New research has shown that toddlers who throw a tantrum and lie on the floor screaming in supermarkets are more likely to dive on the pitch feigning injury during football matches. This is due to an unusual gene, which scientists are calling “The Ronaldo Gene” (he’s left United, so he’s fair game).

Or, the Weather-Related Article:

People who have complained that this is the wettest summer on record have been told  to stop whining by the Met Office. People who decided to have a (wait for the horrible new word) “staycation” (aaargh!!!) in Ireland have moaned about the ordeal of being stuck in a tiny caravan staring out at the rain, while surrounded by four squabbling children and a dog. Met Eireann have pointed out, however, that there have been worse summers, citing in particular the one where a Mr Noah and his family spent a six-week staycation stuck in a tiny ark (it should have been bigger, but none of them had been sure what a cubit was) with two of every creature and, by the end of the holiday, 46,000 rabbits.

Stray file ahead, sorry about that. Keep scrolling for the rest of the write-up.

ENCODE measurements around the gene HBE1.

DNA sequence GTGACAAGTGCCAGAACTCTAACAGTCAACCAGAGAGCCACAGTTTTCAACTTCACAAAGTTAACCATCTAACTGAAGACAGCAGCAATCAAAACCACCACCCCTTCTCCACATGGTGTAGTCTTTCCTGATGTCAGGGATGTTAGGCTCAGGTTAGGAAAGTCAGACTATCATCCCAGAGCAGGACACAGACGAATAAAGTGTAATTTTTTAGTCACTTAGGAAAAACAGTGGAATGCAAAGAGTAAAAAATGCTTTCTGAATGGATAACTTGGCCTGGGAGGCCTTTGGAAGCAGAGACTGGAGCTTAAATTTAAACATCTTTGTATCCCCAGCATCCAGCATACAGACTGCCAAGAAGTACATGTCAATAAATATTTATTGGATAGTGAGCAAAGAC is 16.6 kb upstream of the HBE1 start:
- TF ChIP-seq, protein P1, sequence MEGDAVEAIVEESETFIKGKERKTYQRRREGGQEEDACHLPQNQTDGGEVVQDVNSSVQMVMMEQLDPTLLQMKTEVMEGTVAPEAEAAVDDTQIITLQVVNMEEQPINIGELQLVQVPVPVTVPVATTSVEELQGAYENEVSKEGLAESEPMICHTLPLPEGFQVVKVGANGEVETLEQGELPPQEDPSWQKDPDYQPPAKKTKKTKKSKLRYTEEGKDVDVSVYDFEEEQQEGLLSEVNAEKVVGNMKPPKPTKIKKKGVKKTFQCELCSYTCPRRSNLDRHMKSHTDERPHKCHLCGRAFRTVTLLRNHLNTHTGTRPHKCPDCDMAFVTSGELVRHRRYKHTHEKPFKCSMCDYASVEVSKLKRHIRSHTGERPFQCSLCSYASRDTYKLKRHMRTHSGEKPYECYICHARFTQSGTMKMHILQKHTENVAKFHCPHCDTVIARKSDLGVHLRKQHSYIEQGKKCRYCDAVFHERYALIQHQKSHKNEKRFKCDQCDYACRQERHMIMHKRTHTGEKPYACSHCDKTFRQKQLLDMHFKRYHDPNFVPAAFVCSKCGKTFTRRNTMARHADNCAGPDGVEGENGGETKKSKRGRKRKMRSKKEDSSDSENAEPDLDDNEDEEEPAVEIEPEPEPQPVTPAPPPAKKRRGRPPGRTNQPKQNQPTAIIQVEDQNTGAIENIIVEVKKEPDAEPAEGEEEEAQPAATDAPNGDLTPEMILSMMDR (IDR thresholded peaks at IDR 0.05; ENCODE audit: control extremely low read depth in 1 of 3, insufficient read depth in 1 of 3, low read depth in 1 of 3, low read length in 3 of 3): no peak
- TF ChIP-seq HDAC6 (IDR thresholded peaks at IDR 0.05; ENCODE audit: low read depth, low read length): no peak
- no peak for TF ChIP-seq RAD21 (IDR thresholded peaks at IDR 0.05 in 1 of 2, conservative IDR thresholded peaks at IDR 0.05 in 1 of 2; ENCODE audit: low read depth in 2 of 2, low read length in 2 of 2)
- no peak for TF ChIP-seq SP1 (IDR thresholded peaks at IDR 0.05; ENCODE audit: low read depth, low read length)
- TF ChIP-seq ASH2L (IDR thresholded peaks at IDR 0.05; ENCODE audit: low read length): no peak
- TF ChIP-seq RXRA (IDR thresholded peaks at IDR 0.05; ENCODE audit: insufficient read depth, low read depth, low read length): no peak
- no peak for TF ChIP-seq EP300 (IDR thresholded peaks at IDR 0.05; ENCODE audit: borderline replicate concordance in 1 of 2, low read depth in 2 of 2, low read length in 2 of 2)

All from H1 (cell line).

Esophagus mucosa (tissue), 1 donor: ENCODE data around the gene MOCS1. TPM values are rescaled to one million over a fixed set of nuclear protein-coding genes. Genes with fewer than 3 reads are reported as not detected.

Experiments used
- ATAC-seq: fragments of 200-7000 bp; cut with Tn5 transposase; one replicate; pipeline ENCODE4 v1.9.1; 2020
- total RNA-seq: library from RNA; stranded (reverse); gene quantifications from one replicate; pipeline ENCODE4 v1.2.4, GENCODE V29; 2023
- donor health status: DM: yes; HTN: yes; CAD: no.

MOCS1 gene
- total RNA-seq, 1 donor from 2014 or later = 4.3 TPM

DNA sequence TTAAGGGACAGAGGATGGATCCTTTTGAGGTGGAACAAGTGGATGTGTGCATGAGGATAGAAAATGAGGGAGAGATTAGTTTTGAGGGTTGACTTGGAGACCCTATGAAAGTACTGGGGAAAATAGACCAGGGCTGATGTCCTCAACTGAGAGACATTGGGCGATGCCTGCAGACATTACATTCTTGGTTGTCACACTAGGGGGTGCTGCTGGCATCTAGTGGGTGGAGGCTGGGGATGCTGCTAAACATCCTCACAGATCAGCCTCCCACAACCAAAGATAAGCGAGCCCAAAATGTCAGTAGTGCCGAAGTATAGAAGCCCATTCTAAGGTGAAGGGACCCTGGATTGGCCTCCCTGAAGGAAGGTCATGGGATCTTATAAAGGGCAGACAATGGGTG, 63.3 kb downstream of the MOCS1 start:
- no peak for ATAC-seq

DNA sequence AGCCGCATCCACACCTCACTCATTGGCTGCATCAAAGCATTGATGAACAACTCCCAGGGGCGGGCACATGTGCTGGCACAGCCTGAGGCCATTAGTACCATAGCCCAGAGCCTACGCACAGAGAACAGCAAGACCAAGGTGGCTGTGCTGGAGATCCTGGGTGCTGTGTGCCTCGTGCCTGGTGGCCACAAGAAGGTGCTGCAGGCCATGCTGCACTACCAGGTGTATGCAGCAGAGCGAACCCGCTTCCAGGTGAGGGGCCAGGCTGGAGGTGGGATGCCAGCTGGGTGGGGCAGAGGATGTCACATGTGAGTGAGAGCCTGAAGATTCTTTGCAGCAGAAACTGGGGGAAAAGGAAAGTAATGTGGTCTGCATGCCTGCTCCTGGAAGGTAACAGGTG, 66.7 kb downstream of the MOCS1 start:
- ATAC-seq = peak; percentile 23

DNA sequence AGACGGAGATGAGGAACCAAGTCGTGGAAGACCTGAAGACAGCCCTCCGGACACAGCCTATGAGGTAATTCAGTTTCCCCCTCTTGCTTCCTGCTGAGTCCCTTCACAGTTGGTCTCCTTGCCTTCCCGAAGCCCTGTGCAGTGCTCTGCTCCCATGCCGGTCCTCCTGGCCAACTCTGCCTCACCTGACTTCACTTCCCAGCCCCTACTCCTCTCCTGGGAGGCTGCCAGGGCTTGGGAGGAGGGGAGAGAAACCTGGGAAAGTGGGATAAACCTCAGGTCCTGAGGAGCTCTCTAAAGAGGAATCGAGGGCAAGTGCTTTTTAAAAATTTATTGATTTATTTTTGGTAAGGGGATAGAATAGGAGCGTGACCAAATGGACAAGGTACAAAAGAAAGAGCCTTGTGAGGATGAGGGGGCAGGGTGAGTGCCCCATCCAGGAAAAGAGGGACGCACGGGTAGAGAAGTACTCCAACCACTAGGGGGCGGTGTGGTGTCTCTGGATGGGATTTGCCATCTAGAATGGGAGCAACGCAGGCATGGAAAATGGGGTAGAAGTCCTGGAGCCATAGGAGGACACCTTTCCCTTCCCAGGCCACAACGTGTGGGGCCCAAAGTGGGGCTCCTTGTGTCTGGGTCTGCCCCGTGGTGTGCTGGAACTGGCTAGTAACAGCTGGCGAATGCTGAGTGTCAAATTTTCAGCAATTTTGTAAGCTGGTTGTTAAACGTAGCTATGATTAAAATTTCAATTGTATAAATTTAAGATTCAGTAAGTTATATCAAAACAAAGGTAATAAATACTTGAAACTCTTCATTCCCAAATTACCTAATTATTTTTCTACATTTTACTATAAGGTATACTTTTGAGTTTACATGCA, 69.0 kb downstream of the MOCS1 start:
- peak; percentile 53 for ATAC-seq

So, it’s just as well I didn’t post anything.

One of His Five a Day

When I said yesterday that caring for the Tinsons was going to be a doddle, I wasn’t kidding.

When I got up this morning Tinson1 had gone running, and this was on the kitchen table:


Of course, I know it can be spread on bread, but the loaf  of bread I so lovingly baked bought for them them is still unopened. The inescapable conclusion therefore, Watson, is that Tinson1’s breakfast consisted of a couple of spoons of that chocolatey stodge, straight from the jar.